October 16, 2006

A Little Bit About Halloween!

Snapshots In My Time...
Of My Time.....Hauntings.

More than 2,000 years ago, October 31st was a day to be feared by the Celtic people who lived in what is now England, Ireland and France. For them October 31st was The Festival of Samhain, which marked the end of the year and the end of the harvest season. It was their New Year's eve.

The Celts, who lived 2,000 years ago in the area that is now Ireland, the United Kingdom, and northern France, celebrated their new year on November 1. This day marked the end of summer and the harvest and the beginning of the dark, cold winter, a time of year that was often associated with human death. Celts believed that on the night before the new year, the boundary between the worlds of the living and the dead became blurred. On the night of October 31, they celebrated Samhain, when it was believed that the ghosts of the dead returned to earth.

In addition to causing trouble and damaging crops, Celts thought that the presence of the otherworldly spirits made it easier for the Druids, or Celtic priests, to make predictions about the future. For a people entirely dependent on the volatile natural world, these prophecies were an important source of comfort and direction during the long, dark winter.

Why all the fear? Because it was believed that during the evening of this harvest festival the Lord of the Dead, Samhain, would allow the dead to return to earth for a few hours.
To hide from these evil spirits many people donned masks - the more gruesome the better - so the spirits would think they were not mortals but other evil spirits and pass them by. Grotesque masks of all sizes and shapes were made from animal skins, animal heads and anything else the Celts could find and use. Costumes were also incorporated in this ceremony. The wilder the costume, the more frightening it would be to ward off the evil spirits.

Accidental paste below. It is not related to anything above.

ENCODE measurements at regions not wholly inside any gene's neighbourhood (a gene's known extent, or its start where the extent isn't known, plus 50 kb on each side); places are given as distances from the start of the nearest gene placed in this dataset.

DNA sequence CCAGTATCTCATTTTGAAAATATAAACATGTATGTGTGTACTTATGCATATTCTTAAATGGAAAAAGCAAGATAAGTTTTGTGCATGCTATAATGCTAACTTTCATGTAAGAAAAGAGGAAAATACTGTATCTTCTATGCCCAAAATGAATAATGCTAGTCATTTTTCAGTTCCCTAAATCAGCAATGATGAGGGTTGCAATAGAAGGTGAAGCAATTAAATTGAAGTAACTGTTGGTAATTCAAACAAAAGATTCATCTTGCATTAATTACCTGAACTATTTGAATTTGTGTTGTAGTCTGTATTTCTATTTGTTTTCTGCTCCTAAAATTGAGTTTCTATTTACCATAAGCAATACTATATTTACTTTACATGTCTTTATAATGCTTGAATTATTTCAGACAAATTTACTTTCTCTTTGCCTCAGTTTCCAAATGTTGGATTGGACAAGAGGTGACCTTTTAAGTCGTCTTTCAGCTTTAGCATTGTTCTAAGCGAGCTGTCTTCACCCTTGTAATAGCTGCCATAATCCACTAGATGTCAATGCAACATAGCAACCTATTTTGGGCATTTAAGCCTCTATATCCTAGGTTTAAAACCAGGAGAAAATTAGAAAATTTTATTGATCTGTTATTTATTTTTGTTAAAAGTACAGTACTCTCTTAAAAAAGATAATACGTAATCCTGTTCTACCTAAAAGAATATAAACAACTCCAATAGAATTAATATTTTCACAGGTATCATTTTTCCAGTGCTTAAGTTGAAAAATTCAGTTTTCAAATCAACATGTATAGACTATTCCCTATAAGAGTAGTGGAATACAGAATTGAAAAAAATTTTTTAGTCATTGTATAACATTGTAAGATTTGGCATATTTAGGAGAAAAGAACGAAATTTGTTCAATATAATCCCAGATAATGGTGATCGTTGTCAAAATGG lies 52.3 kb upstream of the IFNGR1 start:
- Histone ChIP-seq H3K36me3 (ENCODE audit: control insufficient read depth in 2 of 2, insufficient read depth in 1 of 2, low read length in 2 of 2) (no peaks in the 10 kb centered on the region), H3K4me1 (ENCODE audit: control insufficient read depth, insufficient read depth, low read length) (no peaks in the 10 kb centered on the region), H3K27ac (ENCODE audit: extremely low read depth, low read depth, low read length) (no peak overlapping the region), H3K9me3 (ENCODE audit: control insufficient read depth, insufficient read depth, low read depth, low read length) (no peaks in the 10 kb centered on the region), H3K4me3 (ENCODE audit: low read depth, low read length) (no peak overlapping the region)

Bonfires, in honour of the sun god, were built to keep these spirits away. The masked and costumed people would gather around the bonfires dancing, singing, and even jumping over the flames. Those who didn't jump high enough were burned in the flames and offered as a human sacrifice. Other sacrifices made to the bonfire were animals and crops. In the 7th century the church celebrated All Sain ts Day on November 1st to honor the souls of the dead. The night before was known as All Hallow's Eve, which eventually took the name Halloween. As the years passed and people traveled to America, the tradition of Halloween followed. And with this came new customs and practices. American children would dress up as ghosts and goblins to try and scare their neighbours. Soon thereafter it became customary for the neighbours to offer the children treats. Back then it was baked goods. Today it's candy.


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